title=
(help)  ^ Christopher D. Manning, Hinrich Schütze Foundations of Statistical Natural Language Processing, MIT Press (1999), ISBN 9780262133609, p. 24
 ^ ^{a} ^{b} Auerbach F. (1913) Das Gesetz der Bevölkerungskonzentration. Petermann’s Geographische Mitteilungen 59, 74–76
 ^ Fagan, Stephen; Gençay, Ramazan (2010), "An introduction to textual econometrics", in Ullah, Aman; Giles, David E. A., Handbook of Empirical Economics and Finance, CRC Press, pp. 133–153, ISBN 9781420070361. P. 139: "For example, in the Brown Corpus, consisting of over one million words, half of the word volume consists of repeated uses of only 135 words."
 ^ M. Eriksson, S.M. Hasibur Rahman, F. Fraille, M. Sjöström, ”Efficient Interactive Multicast over DVBT2  Utilizing Dynamic SFNs and PARPS”, 2013 IEEE International Conference on Computer and Information Technology (BMSB’13), London, UK, June 2013. Suggests a heterogeneous Zipflaw TV channelselection model
 ^ Clauset, A., Shalizi, C. R., & Newman, M. E. J. (2009). PowerLaw Distributions in Empirical Data. SIAM Review, 51(4), 661–703. doi:10.1137/070710111
 ^ Eeckhout J. (2004), Gibrat's law for (All) Cities. American Economic Review 94(5), 14291451.
 ^ ^{a} ^{b} Adamic, Lada A. (2000) "Zipf, Powerlaws, and Pareto  a ranking tutorial", originally published at http://www.parc.xerox.com/istl/groups/iea/papers/ranking/ranking.html
 ^ MorenoSánchez, I; FontClos, F; Corral, A (2016). "LargeScale Analysis of Zipf’s Law in English Texts". PLoS ONE. doi:10.1371/journal.pone.0147073.
 ^ Bill Manaris; Luca Pellicoro; George Pothering; Harland Hodges (13 February 2006). INVESTIGATING ESPERANTO’S STATISTICAL PROPORTIONS RELATIVE TO OTHER LANGUAGES USING NEURAL NETWORKS AND ZIPF’S LAW (PDF). Artificial Intelligence and Applications. Innsbruck, Austria. pp. 102–108.
 ^ Léon Brillouin, La science et la théorie de l'information, 1959, réédité en 1988, traduction anglaise rééditée en 2004
 ^ Wentian Li (1992). "Random Texts Exhibit Zipf'sLawLike Word Frequency Distribution". IEEE Transactions on Information Theory. 38 (6): 1842–1845. doi:10.1109/18.165464.
 ^ Neumann, Peter G. "Statistical metalinguistics and Zipf/Pareto/Mandelbrot", SRI International Computer Science Laboratory, accessed and archived 29 May 2011.
 ^ Belevitch V (18 December 1959). "On the statistical laws of linguistic distributions". Annales de la Société Scientifique de Bruxelles. I. 73: 310–326.
 ^ Zipf GK (1949). Human Behavior and the Principle of Least Effort. Cambridge, Massachusetts: AddisonWesley. p. 1.
 ^ Ramon Ferrer i Cancho & Ricard V. Sole (2003). "Least effort and the origins of scaling in human language". Proceedings of the National Academy of Sciences of the United States of America. 100 (3): 788–791. PMC 298679 . PMID 12540826. doi:10.1073/pnas.0335980100.
 ^ http://arxiv.org/pdf/1412.4846.pdf
 ^ http://arxiv.org/pdf/1506.08535.pdf
 ^ N. L. Johnson; S. Kotz & A. W. Kemp (1992). Univariate Discrete Distributions (second ed.). New York: John Wiley & Sons, Inc. ISBN 0471548979., p. 466.
 ^ ^{a} ^{b} Johan Gerard van der Galien (20031108). "Factorial randomness: the Laws of Benford and Zipf with respect to the first digit distribution of the factor sequence from the natural numbers". Retrieved 8 July 2016.
 ^ Ali Eftekhari (2006) Fractal geometry of texts. Journal of Quantitative Linguistic 13(23): 177 – 193.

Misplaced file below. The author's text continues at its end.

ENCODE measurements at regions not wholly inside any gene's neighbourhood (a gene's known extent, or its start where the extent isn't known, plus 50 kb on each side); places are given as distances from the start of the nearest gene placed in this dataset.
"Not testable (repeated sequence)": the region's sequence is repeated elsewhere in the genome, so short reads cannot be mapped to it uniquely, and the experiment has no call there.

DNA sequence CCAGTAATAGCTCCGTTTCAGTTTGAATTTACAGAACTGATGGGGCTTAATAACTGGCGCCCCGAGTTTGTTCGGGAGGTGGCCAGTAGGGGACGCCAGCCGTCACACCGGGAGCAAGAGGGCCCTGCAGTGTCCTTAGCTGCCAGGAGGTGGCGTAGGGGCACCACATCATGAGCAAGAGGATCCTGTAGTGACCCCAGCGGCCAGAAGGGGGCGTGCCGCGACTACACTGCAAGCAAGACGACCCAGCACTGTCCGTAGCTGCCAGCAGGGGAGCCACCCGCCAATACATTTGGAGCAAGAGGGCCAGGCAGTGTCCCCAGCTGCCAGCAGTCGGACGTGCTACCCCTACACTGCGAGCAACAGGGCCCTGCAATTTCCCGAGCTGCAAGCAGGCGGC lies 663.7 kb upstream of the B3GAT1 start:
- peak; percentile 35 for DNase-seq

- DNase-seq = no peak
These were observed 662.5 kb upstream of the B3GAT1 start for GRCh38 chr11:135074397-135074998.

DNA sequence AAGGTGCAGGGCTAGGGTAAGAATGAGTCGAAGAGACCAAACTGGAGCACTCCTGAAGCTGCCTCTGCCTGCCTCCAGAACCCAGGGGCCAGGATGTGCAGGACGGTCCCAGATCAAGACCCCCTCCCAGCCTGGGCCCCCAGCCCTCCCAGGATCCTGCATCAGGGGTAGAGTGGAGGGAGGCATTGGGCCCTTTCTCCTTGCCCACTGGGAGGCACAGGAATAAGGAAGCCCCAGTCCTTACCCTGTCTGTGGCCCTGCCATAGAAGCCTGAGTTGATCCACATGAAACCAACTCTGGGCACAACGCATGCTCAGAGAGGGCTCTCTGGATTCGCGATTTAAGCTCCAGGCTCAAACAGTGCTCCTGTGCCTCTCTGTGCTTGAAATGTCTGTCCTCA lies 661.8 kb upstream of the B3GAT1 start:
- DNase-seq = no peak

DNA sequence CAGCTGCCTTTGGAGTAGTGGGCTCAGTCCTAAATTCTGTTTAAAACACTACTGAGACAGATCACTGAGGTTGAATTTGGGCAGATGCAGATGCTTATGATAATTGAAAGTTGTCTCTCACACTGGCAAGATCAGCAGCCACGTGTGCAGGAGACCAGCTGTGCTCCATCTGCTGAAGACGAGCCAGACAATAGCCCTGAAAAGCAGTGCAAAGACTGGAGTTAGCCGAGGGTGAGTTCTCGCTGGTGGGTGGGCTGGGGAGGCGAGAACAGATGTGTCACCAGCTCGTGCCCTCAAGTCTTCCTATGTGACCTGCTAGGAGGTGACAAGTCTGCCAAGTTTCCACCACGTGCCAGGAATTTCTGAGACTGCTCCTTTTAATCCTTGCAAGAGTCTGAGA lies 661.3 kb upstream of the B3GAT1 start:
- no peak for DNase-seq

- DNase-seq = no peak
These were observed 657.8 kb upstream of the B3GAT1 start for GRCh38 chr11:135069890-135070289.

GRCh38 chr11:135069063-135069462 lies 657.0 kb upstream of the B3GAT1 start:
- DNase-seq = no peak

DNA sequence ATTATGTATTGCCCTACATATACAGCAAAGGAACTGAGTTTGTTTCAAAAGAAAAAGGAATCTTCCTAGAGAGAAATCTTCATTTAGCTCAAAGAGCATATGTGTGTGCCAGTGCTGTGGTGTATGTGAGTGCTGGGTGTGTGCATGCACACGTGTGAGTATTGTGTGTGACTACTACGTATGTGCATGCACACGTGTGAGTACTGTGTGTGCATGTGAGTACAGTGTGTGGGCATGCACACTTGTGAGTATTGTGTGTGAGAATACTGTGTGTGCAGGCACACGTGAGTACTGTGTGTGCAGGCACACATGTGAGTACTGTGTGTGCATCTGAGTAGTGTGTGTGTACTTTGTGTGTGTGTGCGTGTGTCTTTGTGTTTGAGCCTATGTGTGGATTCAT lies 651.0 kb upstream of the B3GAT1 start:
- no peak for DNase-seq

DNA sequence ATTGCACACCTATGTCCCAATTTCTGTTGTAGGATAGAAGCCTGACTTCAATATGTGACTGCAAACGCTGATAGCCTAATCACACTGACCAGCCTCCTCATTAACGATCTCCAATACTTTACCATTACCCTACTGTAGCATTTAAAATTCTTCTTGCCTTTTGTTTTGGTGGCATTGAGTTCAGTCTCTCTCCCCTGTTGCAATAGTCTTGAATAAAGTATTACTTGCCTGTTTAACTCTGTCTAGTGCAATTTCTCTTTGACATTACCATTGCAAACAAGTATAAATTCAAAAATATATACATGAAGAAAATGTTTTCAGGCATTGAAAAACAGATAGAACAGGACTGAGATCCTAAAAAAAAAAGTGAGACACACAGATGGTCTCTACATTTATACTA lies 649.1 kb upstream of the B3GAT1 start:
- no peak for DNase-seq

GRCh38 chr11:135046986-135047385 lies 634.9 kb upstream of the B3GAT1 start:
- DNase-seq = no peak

^ L. Pietronero, E. Tosatti, V. Tosatti, A. Vespignani (2001) Explaining the uneven distribution of numbers in nature: The laws of Benford and Zipf. Physica A 293: 297 – 304.
Further reading[edit]
Primary:
 George K. Zipf (1949) Human Behavior and the Principle of Least Effort. AddisonWesley.
 George K. Zipf (1935) The Psychobiology of Language. HoughtonMifflin. (see citations at http://citeseer.ist.psu.edu/context/64879/0 )
Secondary:
 Alexander Gelbukh and Grigori Sidorov (2001) "Zipf and Heaps Laws’ Coefficients Depend on Language". Proc. CICLing2001, Conference on Intelligent Text Processing and Computational Linguistics, February 18–24, 2001, Mexico City. Lecture Notes in Computer Science N 2004, ISSN 03029743, ISBN 3540416870, SpringerVerlag: 332–335.
 Damián H. Zanette (2006) "Zipf's law and the creation of musical context," Musicae Scientiae 10: 318.
 Frans J. Van Droogenbroeck (2016) "Handling the Zipf distribution in computerized authorship attribution"
 Kali R. (2003) "The city as a giant component: a random graph approach to Zipf's law," Applied Economics Letters 10: 717720(4)
 Gabaix, Xavier (August 1999). "Zipf's Law for Cities: An Explanation" (PDF). Quarterly Journal of Economics. 114 (3): 739–67. ISSN 00335533. doi:10.1162/003355399556133.
 Axtell, Robert L; Zipf distribution of US firm sizes, Science, 293, 5536, 1818, 2001, American Association for the Advancement of Science
 Ramu Chenna, Toby Gibson; Evaluation of the Suitability of a Zipfian Gap Model for Pairwise Sequence Alignment,
International Conference on Bioinformatics Computational Biology: 2011.
 Shyklo A. (2017); Simple Explanation of Zipf's Mystery via New RankShare Distribution, Derived from Combinatorics of the Ranking Process, Available at SSRN: https://ssrn.com/abstract=2918642.
External links[edit]
Wikimedia Commons has media related to Zipf's law. 
 Strogatz, Steven (20090529). "Guest Column: Math and the City". The New York Times. Retrieved 20090529.—An article on Zipf's law applied to city populations
 Seeing Around Corners (Artificial societies turn up Zipf's law)
 PlanetMath article on Zipf's law
 Distributions de type "fractal parabolique" dans la Nature (French, with English summary)
 An analysis of income distribution
 Zipf List of French words
 Zipf list for English, French, Spanish, Italian, Swedish, Icelandic, Latin, Portuguese and Finnish from Gutenberg Project and online calculator to rank words in texts
 Citations and the Zipf–Mandelbrot's law
 Zipf's Law examples and modelling (1985)
 Complex systems: Unzipping Zipf's law (2011)
 Benford’s law, Zipf’s law, and the Pareto distribution by Terence Tao.